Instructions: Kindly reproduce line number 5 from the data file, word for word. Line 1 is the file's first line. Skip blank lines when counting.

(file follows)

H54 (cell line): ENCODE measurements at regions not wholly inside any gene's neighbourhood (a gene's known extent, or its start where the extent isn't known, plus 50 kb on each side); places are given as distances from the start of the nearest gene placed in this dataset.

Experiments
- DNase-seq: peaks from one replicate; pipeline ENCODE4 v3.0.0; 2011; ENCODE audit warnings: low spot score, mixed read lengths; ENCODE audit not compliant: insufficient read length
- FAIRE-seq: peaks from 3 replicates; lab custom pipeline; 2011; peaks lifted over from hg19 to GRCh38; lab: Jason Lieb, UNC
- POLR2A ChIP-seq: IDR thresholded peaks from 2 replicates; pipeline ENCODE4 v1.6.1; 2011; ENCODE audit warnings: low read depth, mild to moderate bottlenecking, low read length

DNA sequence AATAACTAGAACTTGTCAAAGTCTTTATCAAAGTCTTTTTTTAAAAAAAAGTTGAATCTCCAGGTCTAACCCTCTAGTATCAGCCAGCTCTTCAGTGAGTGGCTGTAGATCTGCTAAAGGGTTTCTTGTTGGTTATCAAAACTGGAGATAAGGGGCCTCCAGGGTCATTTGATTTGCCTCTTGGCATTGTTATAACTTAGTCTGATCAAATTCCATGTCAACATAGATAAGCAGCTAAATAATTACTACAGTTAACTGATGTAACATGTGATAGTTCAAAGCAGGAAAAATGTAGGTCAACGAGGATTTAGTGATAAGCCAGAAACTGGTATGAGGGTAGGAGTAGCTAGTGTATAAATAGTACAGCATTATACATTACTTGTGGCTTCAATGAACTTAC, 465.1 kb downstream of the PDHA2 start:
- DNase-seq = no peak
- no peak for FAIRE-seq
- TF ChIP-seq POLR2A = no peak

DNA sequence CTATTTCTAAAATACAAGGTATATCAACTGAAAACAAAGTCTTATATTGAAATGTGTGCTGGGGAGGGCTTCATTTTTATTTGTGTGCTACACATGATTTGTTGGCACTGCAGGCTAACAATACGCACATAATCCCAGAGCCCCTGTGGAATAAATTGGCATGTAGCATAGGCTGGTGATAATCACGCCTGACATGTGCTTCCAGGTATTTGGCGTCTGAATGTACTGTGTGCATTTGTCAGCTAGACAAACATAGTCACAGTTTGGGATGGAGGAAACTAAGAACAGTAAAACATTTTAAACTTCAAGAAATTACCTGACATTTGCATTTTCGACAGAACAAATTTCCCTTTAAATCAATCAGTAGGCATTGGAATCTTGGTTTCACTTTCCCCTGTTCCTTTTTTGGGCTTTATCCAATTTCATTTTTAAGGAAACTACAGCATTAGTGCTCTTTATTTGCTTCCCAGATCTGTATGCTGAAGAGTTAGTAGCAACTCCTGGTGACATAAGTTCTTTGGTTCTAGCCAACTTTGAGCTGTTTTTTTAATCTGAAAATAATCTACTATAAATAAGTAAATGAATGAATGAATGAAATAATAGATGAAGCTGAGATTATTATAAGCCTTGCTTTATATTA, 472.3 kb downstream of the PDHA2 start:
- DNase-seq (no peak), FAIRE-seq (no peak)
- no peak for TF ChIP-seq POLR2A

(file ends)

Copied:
- POLR2A ChIP-seq: IDR thresholded peaks from 2 replicates; pipeline ENCODE4 v1.6.1; 2011; ENCODE audit warnings: low read depth, mild to moderate bottlenecking, low read length